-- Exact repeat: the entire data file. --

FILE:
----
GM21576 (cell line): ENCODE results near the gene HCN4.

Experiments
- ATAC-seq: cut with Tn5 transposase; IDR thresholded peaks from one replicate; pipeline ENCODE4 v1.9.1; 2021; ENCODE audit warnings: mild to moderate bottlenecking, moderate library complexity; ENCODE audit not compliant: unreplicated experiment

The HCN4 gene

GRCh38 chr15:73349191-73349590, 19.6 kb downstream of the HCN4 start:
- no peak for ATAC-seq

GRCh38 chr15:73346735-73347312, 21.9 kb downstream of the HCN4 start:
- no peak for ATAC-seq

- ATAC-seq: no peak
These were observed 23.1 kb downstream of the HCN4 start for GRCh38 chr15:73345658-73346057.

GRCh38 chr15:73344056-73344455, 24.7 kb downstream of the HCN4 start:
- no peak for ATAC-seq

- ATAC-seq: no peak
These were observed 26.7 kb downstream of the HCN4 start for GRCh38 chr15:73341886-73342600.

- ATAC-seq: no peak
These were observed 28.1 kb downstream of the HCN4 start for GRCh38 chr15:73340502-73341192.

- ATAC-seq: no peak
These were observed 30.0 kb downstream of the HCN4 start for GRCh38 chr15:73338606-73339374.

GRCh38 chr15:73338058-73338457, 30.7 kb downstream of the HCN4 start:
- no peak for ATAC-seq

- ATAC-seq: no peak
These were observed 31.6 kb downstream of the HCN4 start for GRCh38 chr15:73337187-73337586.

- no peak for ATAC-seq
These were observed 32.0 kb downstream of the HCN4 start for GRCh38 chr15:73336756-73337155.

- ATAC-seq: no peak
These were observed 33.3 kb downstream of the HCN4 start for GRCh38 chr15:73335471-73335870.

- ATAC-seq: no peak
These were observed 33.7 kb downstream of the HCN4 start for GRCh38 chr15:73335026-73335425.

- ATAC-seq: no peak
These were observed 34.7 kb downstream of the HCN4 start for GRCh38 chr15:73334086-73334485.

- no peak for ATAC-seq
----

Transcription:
GM21576 (cell line): ENCODE results near the gene HCN4.

Experiments
- ATAC-seq: cut with Tn5 transposase; IDR thresholded peaks from one replicate; pipeline ENCODE4 v1.9.1; 2021; ENCODE audit warnings: mild to moderate bottlenecking, moderate library complexity; ENCODE audit not compliant: unreplicated experiment

The HCN4 gene

GRCh38 chr15:73349191-73349590, 19.6 kb downstream of the HCN4 start:
- no peak for ATAC-seq

GRCh38 chr15:73346735-73347312, 21.9 kb downstream of the HCN4 start:
- no peak for ATAC-seq

- ATAC-seq: no peak
These were observed 23.1 kb downstream of the HCN4 start for GRCh38 chr15:73345658-73346057.

GRCh38 chr15:73344056-73344455, 24.7 kb downstream of the HCN4 start:
- no peak for ATAC-seq

- ATAC-seq: no peak
These were observed 26.7 kb downstream of the HCN4 start for GRCh38 chr15:73341886-73342600.

- ATAC-seq: no peak
These were observed 28.1 kb downstream of the HCN4 start for GRCh38 chr15:73340502-73341192.

- ATAC-seq: no peak
These were observed 30.0 kb downstream of the HCN4 start for GRCh38 chr15:73338606-73339374.

GRCh38 chr15:73338058-73338457, 30.7 kb downstream of the HCN4 start:
- no peak for ATAC-seq

- ATAC-seq: no peak
These were observed 31.6 kb downstream of the HCN4 start for GRCh38 chr15:73337187-73337586.

- no peak for ATAC-seq
These were observed 32.0 kb downstream of the HCN4 start for GRCh38 chr15:73336756-73337155.

- ATAC-seq: no peak
These were observed 33.3 kb downstream of the HCN4 start for GRCh38 chr15:73335471-73335870.

- ATAC-seq: no peak
These were observed 33.7 kb downstream of the HCN4 start for GRCh38 chr15:73335026-73335425.

- ATAC-seq: no peak
These were observed 34.7 kb downstream of the HCN4 start for GRCh38 chr15:73334086-73334485.

- no peak for ATAC-seq